Tuesday, December 19, 2017

HHS under fire for proposal overseen by former anti-LGBTQ hate group employee

Shannon Royce, head of HHS's Center for Faith-based and Neighborhood Partnerships, is causing a controversy over a proposal which could negatively affect the health of women and the transgender community. In addition, eyebrows are being raised as to how public comments deemed negative to the proposal are being allegedly censored by HHS. Lastly, Royce's former tenure as chief operating officer of the anti-LGBTQ hate group the Family Research Council has to be factored in on both the fairness of the proposal and the accusations regarding the comments.

Editor's note - I'm running this post early because I figure after that final vote on that awful GOP tax bill, our minds will be caught up elsewhere.

The Department of Health and Human Services is now under fire for a decision which could negatively affect women seeking abortions and transgender men and women seeking medical care.

And it looks like a former employee of  anti-LGBTQ hate group the Family Research Council is linked to it.

From Politico:

HHS is defending its decision to withhold more than 10,000 public comments on a proposal that could affect access to abortion and care for transgender patients. 
“There has been a voluminous response to the [request for information], and the center’s team is working through a review of the submissions,” Shannon Royce, who leads the agency’s Center for Faith-based and Neighborhood Partnerships and is overseeing the proposal, said in a statement on Monday night. 
The Trump administration in October sought public comments on its plan to reduce HHS' regulations for religious and faith-based groups. Allies and opponents of the plan say the stakes are high: Loosening the current requirements could allow such groups to cite religious exemptions and deny certain services and care. For example, Catholic hospitals could gain new protections to refuse to provide abortions.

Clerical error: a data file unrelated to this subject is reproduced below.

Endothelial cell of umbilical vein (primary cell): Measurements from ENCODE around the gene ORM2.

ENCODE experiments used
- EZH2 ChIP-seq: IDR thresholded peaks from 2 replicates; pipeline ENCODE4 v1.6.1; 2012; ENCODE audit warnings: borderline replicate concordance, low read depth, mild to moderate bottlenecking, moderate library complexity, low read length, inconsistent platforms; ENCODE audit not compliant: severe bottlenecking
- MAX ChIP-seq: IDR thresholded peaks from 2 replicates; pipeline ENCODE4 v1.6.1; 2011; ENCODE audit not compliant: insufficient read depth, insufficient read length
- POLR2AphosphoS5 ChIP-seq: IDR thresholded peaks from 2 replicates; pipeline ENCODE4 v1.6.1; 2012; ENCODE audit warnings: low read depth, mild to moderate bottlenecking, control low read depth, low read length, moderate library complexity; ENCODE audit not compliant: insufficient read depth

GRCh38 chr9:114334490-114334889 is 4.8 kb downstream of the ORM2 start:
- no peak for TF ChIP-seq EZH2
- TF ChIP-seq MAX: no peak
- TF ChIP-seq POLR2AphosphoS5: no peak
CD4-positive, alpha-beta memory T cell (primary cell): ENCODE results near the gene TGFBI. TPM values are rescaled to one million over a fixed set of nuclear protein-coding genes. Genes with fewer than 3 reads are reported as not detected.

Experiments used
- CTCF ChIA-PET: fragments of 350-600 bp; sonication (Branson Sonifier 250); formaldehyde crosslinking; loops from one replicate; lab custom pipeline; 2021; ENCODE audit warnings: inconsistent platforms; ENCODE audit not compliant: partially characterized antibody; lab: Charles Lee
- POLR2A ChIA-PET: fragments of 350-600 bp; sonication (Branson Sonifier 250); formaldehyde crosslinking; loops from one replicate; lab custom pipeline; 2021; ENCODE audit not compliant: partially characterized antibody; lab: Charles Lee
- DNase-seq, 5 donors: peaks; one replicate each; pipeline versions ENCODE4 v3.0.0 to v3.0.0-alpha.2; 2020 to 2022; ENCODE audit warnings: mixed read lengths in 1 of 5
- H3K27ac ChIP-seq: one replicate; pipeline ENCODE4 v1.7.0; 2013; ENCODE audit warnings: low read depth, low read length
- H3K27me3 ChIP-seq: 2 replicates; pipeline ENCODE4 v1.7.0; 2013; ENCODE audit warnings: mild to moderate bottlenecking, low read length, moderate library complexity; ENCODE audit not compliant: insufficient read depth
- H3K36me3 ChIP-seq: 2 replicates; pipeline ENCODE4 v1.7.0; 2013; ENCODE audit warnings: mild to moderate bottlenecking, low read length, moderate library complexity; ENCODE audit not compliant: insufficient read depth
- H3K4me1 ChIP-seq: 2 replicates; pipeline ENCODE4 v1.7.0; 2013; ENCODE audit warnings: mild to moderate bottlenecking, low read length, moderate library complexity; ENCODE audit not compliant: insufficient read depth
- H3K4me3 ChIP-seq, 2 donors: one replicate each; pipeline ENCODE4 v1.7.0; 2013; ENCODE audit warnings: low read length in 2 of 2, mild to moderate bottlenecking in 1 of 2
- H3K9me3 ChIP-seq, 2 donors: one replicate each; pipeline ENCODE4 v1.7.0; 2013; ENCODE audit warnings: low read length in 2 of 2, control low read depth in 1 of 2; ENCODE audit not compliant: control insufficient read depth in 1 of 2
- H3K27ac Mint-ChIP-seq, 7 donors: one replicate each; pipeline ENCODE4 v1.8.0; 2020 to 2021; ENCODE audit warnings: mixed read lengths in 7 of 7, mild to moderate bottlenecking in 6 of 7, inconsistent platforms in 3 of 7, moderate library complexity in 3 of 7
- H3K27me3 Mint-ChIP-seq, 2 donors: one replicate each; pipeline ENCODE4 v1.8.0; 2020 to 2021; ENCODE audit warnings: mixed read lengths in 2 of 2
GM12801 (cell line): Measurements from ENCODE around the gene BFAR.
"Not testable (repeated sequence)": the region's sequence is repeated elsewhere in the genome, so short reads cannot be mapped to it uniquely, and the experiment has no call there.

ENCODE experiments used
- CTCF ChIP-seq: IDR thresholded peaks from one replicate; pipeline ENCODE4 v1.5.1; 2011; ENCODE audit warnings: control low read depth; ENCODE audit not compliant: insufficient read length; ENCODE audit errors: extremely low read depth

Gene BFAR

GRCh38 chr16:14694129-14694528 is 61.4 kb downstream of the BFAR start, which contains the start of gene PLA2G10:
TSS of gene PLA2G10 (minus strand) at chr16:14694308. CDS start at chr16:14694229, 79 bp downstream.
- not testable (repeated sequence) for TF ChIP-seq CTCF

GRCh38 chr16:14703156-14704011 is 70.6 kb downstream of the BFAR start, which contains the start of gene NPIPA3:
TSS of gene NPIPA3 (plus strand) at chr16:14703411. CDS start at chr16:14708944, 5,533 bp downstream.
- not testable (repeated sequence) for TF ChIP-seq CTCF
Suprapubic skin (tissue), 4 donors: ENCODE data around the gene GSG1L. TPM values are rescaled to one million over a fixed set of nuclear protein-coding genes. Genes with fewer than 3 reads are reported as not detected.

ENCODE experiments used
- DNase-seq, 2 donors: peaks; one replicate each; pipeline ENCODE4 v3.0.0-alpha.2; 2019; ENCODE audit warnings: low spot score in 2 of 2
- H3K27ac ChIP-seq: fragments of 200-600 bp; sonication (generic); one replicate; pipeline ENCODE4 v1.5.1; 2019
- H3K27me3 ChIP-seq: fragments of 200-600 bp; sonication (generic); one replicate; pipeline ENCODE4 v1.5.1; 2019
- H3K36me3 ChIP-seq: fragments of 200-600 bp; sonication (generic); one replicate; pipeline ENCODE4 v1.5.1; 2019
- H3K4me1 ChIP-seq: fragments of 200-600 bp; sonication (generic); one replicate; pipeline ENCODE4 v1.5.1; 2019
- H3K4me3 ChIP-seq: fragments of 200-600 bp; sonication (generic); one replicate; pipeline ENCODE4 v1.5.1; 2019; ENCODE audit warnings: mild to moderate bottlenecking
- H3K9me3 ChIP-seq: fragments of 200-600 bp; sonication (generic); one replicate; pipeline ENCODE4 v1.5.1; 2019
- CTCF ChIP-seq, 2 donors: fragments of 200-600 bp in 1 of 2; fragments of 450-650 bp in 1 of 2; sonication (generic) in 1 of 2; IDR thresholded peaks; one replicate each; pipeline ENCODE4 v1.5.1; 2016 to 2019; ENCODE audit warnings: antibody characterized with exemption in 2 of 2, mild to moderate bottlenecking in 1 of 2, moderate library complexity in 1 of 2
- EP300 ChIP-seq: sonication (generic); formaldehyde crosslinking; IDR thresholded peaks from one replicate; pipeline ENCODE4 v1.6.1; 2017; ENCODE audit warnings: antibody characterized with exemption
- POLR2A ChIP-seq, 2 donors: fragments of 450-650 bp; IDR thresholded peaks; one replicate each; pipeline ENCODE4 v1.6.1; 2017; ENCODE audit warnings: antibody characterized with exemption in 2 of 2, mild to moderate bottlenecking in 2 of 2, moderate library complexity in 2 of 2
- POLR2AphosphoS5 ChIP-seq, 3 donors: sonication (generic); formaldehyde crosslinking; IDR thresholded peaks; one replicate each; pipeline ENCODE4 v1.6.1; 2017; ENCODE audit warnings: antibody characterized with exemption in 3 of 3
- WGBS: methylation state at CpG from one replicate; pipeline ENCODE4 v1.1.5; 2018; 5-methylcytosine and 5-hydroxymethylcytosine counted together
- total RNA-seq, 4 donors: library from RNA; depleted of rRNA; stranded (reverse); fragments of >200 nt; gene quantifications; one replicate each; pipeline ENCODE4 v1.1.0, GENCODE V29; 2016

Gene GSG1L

. . . While HHS received 10,729 comments on its proposal, the agency has only posted 80 comments — less than 1 percent of all submissions — that overwhelmingly back the administration’s anti-abortion policies or attack regulations advanced by the Obama administration, such as a rule forcing health care providers that accept federal funding to provide services to transgender patients. Sources with knowledge of HHS' decision say the agency hand-picked the comments that it released.

According to the article, lawyers from all sides are bickering over whether or not this is illegal, with some saying that it really doesn't matter at all.

However, the article also contains an item which, if we lived in a world where people weren't so oblivious about certain things which are so obvious, would properly explain the fears some have about this policy and especially how it is being presented.

The person overseeing the proposal, Shannon Royce, served as chief operating officer the Family Research Council  until May of this year.